Abdominal Adhesions

From: Helen Dynda (olddad66@runestone.net)
Sun Jun 11 19:24:40 2000

Abdominal Adhesions a.. What is it? b.. Symptoms c.. What your doctor looks for d.. Diagnosis e.. Expected duration a.. Prevention b.. Treatment c.. When to call your doctor d.. Prognosis e.. Additional info

What is it? Abdominal adhesions are bands of fibrous scar tissue that form on the abdominal organs, causing the organs to stick to one another or to the abdominal wall. The fibrous scarring of adhesions may be due to the after-effects of peritonitis (an infection of the membrane covering the abdominal organs), or it may follow the mechanical injury of serious abdominal trauma. However, in patients living in developed countries, adhesions most commonly develop after abdominal surgical procedures, where organs are handled by the surgical team and temporarily shifted from their normal positions.

In most patients, post-surgical adhesions are inconsequential and produce no health problems. Their existence is merely an incidental finding on autopsy after a patient's death. In about 3% of post-surgical patients, however, fibrous bands of adhesions interfere with the normal passage of intestinal contents, causing either a full or partial intestinal obstruction. In even fewer cases, a portion of the bowel strangulates -twists around a band of adhesions. This strangulation cuts off the normal blood supply to the twisted bowel, and the affected portion of bowel begins to die. When this happens, the patient must be taken to surgery immediately.

Adhesions are fairly rare in patients who have never had abdominal surgery. Among those who have had only one abdominal surgical procedure, adhesions occur postoperatively in 67%-81% of cases. Among those who have had multiple abdominal surgeries, at least 93% develop adhesions.

Symptoms In most patients, abdominal adhesions produce no symptoms. However, if adhesions cause partial, transient intestinal obstruction, the patient may have intermittent bouts of crampy abdominal pain.

When more significant intestinal obstruction develops, the patient may have the following symptoms:

** Severe, crampy abdominal pain - If the obstruction is in the small intestine, pain may localize around or above the navel. If the obstruction involves the large intestine, abdominal pain may concentrate below the navel.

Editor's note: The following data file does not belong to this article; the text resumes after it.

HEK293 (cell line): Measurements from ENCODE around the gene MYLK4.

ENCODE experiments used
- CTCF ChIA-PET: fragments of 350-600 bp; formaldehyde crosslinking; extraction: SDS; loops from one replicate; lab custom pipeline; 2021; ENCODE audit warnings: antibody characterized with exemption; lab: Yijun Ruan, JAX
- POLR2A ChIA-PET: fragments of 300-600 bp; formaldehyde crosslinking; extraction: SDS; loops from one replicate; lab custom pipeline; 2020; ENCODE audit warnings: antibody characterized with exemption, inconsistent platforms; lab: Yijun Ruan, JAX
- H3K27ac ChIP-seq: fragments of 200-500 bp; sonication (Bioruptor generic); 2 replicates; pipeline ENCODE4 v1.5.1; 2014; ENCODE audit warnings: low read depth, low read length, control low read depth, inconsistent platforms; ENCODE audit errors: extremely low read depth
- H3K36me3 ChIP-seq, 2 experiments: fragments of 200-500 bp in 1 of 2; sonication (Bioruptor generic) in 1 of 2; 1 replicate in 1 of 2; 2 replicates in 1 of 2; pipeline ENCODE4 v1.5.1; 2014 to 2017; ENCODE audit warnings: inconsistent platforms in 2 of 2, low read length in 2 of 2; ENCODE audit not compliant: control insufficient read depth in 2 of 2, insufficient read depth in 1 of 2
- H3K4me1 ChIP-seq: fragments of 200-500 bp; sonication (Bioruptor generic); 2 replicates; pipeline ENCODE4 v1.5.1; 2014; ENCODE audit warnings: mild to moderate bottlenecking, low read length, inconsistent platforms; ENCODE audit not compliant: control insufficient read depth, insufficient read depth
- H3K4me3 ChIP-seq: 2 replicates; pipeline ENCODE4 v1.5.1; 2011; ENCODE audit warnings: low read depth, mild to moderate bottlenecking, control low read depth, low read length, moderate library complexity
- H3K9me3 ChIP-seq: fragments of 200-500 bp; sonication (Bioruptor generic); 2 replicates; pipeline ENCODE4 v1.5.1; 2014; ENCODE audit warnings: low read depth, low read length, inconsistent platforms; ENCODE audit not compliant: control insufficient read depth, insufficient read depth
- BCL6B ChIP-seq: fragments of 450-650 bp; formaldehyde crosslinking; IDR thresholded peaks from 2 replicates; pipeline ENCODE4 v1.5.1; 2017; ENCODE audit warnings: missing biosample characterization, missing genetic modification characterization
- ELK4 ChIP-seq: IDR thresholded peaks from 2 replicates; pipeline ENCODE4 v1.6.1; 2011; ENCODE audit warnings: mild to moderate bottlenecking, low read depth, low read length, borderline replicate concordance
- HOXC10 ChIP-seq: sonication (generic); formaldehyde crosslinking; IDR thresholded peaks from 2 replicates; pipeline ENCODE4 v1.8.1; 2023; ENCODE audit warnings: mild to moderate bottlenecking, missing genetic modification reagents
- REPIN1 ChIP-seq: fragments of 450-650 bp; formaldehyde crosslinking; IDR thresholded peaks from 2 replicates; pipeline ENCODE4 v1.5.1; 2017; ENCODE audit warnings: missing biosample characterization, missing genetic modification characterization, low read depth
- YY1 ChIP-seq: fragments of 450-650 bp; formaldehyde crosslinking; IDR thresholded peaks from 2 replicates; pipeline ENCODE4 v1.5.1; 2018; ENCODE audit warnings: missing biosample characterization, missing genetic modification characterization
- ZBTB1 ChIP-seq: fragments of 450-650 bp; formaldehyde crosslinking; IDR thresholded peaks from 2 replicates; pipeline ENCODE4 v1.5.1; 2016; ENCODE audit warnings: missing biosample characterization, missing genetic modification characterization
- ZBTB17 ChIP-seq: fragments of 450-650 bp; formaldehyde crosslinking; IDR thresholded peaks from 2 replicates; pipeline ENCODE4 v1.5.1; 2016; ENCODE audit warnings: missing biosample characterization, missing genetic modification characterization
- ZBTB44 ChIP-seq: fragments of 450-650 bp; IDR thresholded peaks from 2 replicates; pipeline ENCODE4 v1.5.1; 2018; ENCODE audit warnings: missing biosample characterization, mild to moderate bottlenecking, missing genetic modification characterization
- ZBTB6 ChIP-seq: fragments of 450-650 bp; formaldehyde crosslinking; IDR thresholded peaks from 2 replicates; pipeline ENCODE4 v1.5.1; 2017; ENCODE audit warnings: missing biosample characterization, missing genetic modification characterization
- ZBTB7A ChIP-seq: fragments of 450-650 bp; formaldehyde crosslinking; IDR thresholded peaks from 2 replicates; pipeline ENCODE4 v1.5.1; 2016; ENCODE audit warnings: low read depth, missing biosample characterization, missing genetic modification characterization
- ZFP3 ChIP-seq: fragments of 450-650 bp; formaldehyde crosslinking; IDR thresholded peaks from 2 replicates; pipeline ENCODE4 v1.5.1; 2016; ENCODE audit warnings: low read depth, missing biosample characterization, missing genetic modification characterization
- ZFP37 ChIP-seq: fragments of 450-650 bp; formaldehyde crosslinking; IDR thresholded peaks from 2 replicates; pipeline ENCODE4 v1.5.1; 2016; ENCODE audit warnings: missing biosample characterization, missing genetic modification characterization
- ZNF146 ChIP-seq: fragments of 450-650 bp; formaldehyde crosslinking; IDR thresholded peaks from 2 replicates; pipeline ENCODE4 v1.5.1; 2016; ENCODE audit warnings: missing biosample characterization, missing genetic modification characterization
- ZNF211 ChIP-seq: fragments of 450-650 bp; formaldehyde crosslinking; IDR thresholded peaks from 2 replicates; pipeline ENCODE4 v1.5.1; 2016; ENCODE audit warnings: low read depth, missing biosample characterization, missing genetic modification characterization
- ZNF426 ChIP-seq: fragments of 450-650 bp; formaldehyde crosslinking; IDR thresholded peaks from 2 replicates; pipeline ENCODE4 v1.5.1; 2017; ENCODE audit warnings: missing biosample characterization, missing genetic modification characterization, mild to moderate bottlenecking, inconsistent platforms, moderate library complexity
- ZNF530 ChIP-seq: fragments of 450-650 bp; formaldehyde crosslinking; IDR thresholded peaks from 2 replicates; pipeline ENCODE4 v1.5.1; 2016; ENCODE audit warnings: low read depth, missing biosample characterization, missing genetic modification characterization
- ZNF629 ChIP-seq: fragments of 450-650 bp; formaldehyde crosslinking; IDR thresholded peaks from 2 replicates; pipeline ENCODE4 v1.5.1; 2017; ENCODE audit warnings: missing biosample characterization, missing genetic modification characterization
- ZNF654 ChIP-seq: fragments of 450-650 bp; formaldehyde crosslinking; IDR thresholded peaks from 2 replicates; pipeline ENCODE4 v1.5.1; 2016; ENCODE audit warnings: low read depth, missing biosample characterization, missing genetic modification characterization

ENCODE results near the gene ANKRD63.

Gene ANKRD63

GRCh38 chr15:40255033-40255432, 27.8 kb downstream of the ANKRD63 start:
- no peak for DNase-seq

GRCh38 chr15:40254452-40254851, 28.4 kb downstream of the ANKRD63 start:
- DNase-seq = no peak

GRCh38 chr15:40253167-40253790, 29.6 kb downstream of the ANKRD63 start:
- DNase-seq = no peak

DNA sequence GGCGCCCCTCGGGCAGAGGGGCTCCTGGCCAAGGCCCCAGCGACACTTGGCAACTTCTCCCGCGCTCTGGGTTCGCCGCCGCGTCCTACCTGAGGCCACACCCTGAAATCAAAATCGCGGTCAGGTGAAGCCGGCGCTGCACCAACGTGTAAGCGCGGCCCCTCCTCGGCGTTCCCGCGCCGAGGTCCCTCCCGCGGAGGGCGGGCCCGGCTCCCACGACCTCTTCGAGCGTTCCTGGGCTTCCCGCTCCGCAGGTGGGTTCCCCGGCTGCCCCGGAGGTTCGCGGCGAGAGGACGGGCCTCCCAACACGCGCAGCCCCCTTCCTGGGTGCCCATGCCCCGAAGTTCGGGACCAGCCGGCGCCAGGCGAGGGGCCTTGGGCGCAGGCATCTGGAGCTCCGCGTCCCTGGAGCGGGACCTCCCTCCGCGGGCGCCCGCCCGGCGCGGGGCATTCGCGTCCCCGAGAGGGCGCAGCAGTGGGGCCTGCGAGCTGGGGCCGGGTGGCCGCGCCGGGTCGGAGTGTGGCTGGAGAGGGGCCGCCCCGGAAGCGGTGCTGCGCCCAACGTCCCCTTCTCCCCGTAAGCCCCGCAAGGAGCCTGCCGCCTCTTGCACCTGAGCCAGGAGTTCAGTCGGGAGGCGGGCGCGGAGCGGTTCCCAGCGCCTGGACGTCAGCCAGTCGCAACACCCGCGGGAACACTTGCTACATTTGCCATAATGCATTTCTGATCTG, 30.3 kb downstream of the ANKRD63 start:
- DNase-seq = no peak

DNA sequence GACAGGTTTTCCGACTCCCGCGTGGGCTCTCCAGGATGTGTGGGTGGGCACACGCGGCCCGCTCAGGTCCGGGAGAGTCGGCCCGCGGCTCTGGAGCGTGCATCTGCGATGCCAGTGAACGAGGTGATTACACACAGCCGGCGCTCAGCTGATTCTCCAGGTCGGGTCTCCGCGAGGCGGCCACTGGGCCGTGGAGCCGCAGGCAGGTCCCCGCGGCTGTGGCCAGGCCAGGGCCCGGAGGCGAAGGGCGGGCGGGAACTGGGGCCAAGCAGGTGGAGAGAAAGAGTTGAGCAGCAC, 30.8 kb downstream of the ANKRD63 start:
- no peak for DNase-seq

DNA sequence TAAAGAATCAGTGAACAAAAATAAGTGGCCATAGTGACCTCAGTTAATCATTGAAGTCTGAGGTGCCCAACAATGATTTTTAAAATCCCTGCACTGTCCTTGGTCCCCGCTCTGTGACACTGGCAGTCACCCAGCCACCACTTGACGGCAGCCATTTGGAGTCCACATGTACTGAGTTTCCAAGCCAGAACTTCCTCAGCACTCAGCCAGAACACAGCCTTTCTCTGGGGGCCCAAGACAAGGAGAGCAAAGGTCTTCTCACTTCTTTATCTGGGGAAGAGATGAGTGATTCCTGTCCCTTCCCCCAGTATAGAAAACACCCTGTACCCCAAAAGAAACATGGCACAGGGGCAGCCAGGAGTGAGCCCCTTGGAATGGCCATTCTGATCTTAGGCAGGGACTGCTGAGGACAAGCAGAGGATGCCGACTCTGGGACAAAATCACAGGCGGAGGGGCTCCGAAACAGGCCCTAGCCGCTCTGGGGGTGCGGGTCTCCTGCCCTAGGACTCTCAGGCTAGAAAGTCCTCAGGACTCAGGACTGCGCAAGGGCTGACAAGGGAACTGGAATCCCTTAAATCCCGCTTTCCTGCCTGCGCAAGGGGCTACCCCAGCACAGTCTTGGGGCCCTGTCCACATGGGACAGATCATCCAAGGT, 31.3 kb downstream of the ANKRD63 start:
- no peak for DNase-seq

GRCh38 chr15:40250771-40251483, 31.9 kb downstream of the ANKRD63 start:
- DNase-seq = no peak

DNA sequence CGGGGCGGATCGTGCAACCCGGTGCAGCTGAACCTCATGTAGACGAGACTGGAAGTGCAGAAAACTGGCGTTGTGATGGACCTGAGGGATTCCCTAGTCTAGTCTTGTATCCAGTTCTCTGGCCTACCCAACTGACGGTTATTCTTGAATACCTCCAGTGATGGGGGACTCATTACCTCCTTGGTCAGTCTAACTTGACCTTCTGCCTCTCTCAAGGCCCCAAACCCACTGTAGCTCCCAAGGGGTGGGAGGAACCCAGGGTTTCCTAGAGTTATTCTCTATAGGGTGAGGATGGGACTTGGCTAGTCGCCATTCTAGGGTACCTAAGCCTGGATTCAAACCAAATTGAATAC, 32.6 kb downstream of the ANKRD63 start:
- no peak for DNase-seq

** Vomiting - This may produce either clear stomach juices, or foul-smelling intestinal juices.

** Diarrhea - This is most likely to occur early in the obstruction process.

** Absent or infrequent bowel movements

** Signs of dehydration - These include dry skin, dry mouth and tongue, severe thirst, and infrequent urination.

When strangulation occurs, the patient looks very ill. They have severe, constant abdominal pain, together with other symptoms of obstruction, plus a fever and a rapid heartbeat.

What your doctor looks for Your doctor will look for symptoms of obstruction or strangulation. He or she will also ask you about any surgical procedures you've had, or any episodes of peritonitis or severe abdominal trauma.

Diagnosis Your doctor will suspect the diagnosis of intestinal obstruction or strangulation based on your symptoms and your surgical history, together with the results of your physical examination. In addition to the standard physical exam, with special attention to your abdomen, your doctor will also perform a rectal examination and (in women) a pelvic exam. To find further evidence for the diagnosis, your doctor will order blood tests and x-rays of your chest and abdomen. In some patients with suspected intestinal obstruction or strangulation, the diagnosis is only confirmed at the time of abdominal surgery.

Expected duration Abdominal adhesions are permanent, unless the patient undergoes adhesiolysis (a surgical procedure to break up adhesions).

Prevention Patients cannot prevent adhesions. If you are undergoing abdominal surgery, your surgeon can minimize the risk for adhesions by using a gentle surgical technique, powder-free gloves, and (in some cases) FDA-approved absorbable "adhesion barriers" to protect tissue.

Treatment When adhesions produce intestinal strangulation or significant intestinal obstruction, abdominal surgery is required.

When to call your doctor Call your doctor whenever you have severe abdominal pain, especially if you also have a fever, nausea and vomiting, or infrequent bowel movements.

Prognosis Once abdominal adhesions have formed, even adhesiolysis surgery may not cure the problem. For example, when surgery is performed to remove an intestinal obstruction caused by adhesions, adhesions re-form and create a new obstruction in 11%-21% of cases.

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